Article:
I have a perfectly good external accountant?

Very often founders build longstanding and deep relationships with their external advisors. These should not be denigrated at all. That said, an external accountant is just that and is managing his own portfolio of clients. He can never be as close to the real drivers of the business on a day to day basis.

I would rather invest in my sales or operations function

This one is the acid test and very often toughest to overcome. How does one really quantify the financial benefits a good finance director brings. We would urge sceptics to talk to those clients we have helped through transactions on both the disposal and fund raising sides. Without exception they would be able to quantify in real value terms what their FD bought.

I have a simple business – what would a finance director do all day?

Another totally fair and reasonable question. The best FDs can find their way into most commercial aspects of a business. It might be they help more with funding or acquisitions related work or equally many FDs find themselves also overseeing IT or personnel – in truth a good FD should be able to work across a number of functions.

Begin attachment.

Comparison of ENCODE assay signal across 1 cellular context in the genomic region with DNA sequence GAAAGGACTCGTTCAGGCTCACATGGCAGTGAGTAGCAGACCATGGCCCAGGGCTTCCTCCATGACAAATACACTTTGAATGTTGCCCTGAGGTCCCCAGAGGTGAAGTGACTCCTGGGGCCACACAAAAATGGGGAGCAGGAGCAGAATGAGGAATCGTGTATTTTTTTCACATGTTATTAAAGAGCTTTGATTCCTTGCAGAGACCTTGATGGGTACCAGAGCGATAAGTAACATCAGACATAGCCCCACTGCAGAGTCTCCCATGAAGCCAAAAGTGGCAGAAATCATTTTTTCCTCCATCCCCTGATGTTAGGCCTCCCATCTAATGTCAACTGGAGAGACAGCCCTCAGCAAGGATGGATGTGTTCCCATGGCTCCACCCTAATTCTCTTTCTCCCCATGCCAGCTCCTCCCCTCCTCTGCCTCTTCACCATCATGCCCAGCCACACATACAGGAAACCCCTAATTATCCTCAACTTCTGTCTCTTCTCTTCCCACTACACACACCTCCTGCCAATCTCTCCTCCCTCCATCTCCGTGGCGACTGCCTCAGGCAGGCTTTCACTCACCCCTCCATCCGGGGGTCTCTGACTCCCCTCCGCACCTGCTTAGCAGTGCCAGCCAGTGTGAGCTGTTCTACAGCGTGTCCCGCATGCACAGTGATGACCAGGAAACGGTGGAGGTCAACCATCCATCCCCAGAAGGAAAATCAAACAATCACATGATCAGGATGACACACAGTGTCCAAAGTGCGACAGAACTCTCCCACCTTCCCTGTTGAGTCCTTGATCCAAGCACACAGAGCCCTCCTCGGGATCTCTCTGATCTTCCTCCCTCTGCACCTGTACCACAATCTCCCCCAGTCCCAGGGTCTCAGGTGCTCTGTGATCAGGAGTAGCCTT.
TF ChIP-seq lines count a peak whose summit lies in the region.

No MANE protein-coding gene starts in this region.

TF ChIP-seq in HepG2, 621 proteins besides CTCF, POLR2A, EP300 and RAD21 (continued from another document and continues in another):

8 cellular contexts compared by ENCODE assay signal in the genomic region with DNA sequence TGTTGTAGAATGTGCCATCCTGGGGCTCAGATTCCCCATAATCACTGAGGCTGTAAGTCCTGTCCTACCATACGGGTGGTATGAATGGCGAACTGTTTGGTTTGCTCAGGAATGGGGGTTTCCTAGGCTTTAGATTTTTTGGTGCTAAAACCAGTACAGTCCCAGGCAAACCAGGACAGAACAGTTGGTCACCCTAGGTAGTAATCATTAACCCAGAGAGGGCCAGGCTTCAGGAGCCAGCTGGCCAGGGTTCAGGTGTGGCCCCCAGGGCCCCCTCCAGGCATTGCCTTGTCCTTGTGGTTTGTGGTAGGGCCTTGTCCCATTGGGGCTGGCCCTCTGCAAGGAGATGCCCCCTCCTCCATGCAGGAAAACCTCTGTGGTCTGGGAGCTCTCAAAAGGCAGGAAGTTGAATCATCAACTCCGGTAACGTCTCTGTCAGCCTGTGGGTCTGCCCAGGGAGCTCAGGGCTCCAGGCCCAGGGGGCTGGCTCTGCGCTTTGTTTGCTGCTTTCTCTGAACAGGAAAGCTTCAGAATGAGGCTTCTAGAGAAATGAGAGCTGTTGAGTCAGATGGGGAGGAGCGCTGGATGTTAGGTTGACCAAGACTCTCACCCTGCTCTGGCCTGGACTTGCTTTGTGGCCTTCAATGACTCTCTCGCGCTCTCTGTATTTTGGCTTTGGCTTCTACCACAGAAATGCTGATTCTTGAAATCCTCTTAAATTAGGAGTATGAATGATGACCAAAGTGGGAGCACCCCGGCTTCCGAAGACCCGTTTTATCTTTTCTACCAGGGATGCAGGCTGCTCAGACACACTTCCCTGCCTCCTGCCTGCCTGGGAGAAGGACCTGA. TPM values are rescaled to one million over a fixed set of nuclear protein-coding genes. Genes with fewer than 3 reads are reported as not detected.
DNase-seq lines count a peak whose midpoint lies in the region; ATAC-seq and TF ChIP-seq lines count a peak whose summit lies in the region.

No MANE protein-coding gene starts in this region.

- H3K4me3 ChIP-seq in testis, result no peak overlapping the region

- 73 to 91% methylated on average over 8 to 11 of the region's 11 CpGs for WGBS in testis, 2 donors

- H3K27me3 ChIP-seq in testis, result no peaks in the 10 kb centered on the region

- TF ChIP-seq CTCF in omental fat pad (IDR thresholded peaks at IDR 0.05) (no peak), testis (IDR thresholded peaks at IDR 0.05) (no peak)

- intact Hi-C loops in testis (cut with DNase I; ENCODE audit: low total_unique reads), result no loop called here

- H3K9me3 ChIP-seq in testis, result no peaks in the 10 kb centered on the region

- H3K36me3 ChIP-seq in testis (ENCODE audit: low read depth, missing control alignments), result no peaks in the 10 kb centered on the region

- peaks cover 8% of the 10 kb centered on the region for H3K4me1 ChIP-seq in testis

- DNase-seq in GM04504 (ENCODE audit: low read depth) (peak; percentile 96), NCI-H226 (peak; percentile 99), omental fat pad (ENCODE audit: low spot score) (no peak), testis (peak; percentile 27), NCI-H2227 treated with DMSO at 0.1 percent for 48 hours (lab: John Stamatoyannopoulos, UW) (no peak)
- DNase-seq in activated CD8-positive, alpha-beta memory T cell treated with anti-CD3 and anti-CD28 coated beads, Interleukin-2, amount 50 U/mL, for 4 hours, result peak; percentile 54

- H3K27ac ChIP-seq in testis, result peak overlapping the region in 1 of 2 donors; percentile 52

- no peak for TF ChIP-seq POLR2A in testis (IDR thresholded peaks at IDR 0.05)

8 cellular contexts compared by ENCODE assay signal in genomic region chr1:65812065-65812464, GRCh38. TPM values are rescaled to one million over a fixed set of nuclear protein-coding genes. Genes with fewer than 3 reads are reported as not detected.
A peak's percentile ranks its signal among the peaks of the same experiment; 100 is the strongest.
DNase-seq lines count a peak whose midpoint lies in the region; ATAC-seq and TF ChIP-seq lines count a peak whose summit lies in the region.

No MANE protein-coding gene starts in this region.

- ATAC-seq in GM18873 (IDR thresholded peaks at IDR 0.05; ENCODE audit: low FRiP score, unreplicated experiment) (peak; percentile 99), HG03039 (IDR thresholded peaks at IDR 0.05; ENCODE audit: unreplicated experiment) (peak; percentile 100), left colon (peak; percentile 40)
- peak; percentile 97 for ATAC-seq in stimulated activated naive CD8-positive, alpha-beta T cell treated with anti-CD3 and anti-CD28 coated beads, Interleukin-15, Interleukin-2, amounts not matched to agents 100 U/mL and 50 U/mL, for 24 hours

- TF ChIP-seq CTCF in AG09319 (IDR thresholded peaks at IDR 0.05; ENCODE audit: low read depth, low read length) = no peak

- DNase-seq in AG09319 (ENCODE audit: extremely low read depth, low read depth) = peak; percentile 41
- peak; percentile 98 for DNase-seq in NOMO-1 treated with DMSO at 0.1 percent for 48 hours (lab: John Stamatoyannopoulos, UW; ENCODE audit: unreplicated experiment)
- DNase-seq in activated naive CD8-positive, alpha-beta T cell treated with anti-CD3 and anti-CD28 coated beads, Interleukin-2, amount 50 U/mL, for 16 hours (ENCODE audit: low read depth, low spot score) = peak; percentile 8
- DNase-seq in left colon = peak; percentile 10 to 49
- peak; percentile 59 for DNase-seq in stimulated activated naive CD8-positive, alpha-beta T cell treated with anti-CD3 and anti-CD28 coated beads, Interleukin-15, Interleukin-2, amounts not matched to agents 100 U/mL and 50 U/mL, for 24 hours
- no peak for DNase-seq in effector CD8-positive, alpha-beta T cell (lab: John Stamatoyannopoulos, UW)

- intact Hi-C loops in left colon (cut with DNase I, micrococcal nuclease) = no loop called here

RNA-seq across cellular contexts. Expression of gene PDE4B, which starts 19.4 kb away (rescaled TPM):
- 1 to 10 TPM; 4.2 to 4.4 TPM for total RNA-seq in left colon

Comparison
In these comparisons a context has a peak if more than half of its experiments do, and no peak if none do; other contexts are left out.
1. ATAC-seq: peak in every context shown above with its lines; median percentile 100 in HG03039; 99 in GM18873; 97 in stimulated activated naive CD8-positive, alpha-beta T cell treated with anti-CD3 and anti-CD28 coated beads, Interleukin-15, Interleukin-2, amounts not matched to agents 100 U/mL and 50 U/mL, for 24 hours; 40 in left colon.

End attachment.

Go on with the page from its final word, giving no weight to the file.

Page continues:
The best finance directors we work with are genuine partners to their CEOs. Their skills are in looking at complex data; analysing trends and making genuine improvements to the businesses they work in. When it comes to raising finance and dealing with funding institutions then an FD is simply a prerequisite. Our advice to clients is simple take that leap and make an FD a key part of your executive team.